Seattle Public Schools

100% Clean Energy by 2040 through electrification of buildings and transport

Background

Seattle Public Schools manages approximately 7,500,000 square feet of building space, transports children to and from school every day, and maintains its own fleet of vehicles. Although the school system has been very proactive in managing the energy efficiency of its buildings, it does not have a plan for electrifying its building or transportation, not does it calculate it own greenhouse gas emissions. In Feb 2021, the School Board passed a non-binding resolution to begin the process of transitioning to 100% clean energy by 2040, with an emphasis on environmental equity. The resolution calls for the creation of a taskforce which would come up with a transition plan, and make regular reports on progress back to the school board.

This is part of a nationwide effort by the Sierra Club for clean schools. The Sierra Club has put together a toolkit for school systems, including the Clean Schools Handbook, and the 100% Clean Energy School Districts Handbook.

Timeline

April 30, 2021 – Implementation task force is established

Nov. 2021 – preliminary scope of implementation for feedback and refinement

Jan 3, 2022 — Completed implementation plan goes before the school board

McClennon Report

SPS commissioned a report on how to transition to clean energy. A draft has been given to SPS, and a slide deck presentation of it was given to the BEX and BTA Capital Programs Oversight Committee on Nov 13, 2020. The report recommends setting the district adopt a goal of being carbon positive by 2040. It's sets schedule for how many building retrofits and "renewables" would have to be done each year to make that possible. It recommends establishing new positions for a Chief Sustainability Director and an Environmental Justice Director. It advocates for tracking and minimizing Embodied Carbon. It suggests a Purchase Agreement for renewable power. And it advocates for a district resilience plan. It calls for public reporting of the district's greenhouse gas emissions.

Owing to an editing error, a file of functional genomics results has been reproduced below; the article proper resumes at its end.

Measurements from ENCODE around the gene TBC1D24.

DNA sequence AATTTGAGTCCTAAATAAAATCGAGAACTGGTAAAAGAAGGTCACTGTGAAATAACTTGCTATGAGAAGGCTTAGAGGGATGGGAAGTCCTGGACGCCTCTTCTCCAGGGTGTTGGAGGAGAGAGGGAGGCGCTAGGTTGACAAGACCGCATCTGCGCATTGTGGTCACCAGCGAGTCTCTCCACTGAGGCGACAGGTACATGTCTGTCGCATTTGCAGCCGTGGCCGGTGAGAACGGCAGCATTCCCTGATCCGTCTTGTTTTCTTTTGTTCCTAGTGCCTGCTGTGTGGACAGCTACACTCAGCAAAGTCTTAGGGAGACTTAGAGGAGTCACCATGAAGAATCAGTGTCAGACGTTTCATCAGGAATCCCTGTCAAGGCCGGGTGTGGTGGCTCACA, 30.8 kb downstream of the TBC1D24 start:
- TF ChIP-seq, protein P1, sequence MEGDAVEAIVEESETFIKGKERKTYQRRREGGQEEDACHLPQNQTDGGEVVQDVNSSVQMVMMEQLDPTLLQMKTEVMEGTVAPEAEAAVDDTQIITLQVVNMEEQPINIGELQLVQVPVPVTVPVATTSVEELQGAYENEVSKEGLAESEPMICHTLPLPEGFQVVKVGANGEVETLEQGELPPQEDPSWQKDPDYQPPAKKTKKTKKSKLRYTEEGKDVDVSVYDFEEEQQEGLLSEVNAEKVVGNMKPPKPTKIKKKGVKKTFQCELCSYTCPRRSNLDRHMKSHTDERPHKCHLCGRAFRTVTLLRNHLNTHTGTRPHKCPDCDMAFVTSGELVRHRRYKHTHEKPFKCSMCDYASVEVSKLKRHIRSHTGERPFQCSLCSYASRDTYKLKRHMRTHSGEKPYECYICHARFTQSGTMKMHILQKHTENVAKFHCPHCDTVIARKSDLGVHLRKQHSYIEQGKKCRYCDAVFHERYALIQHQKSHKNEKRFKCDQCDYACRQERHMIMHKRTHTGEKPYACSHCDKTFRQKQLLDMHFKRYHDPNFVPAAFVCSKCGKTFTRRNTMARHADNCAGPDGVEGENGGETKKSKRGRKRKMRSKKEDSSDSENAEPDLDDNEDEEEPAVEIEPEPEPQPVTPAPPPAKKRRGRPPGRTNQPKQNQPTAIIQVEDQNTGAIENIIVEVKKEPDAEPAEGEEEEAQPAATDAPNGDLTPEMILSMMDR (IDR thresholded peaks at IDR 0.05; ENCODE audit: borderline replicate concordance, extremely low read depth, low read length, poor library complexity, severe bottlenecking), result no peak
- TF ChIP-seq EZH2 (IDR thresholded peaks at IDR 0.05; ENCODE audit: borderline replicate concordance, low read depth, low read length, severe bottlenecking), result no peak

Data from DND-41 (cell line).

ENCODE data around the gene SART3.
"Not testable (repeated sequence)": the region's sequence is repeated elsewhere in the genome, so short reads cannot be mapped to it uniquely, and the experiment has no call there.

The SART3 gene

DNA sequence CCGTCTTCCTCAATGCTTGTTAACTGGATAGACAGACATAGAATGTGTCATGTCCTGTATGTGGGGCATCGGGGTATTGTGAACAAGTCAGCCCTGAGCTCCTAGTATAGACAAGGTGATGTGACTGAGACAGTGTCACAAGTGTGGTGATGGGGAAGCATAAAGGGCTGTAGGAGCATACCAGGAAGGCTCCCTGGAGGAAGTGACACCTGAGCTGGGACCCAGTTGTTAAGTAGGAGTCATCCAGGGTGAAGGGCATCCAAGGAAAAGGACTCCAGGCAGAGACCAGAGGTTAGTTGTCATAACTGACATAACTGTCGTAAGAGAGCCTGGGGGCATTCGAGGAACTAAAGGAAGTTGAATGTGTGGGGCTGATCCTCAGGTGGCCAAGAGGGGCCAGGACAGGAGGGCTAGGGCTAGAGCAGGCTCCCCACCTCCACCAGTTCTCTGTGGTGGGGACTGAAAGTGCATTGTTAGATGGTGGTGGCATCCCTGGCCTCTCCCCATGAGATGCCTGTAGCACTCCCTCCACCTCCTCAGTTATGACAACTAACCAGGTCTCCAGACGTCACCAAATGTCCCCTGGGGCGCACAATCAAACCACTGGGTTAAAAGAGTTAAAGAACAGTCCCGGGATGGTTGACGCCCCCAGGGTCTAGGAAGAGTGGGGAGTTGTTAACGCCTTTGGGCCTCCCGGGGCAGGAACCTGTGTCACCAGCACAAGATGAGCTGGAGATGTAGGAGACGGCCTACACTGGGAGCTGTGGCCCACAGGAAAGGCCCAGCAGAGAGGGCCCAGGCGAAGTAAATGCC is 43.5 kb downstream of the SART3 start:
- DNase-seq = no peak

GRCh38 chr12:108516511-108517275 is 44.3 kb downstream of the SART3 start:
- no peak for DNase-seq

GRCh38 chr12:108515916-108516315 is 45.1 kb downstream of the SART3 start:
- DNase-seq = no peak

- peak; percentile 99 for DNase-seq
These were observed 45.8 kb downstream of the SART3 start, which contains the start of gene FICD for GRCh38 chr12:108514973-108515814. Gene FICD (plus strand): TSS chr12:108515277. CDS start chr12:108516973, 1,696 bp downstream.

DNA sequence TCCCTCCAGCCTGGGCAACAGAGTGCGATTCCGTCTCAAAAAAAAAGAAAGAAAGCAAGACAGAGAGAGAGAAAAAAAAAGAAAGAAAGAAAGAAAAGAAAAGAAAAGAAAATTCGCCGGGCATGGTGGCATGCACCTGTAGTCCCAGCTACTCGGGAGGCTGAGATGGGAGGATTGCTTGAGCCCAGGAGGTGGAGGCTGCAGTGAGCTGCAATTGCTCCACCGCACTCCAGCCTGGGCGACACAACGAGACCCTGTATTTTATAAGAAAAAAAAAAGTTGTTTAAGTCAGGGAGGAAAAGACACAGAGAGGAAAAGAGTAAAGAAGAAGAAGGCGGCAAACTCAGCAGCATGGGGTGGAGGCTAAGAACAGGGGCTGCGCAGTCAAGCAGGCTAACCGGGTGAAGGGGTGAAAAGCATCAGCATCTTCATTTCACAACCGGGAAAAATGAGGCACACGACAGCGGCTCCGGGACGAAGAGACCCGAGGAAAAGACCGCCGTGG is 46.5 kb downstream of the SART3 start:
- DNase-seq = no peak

Buildings

Seattle Public Schools is in the middle of a long process to refurbish its schools. Many of these are already completed, and some are still in process, funded by a school levy passed in 2019 to fund school construction, building improvements, and technology improvements. There are currently 10 schools slated for major improvements under this levy, with two more in the planning process. One question is whether there was more spending than originally anticipated for technology improvements due to the coronovirus epidemic, and if so, how this might impact the capital projects.

SPS also has already done some major energy efficiency work, including participation in the city's Building Tune-Up Accelerator program. It would be interesting to find out what further improvements they think they could make given more funding, and how the cost of those improvements compare to the cost of electrification in terms of carbon pollution saved.

One complication SPS has faced is that a number of the schools are designated as Landmark Buildings, and any changes to the buildings must be approved by the Landmark Commission. The Commission generally considers windows to be architecturally important, and will only approve replacement of some of the old single pane windows with double pane windows if it can be shown that learning will be negatively impacted by the old windows; they do not take into consideration the energy efficiency improvements of new windows.

The Washington Clean Energy Fund may have some grants for this kind of electrification project.

Transportation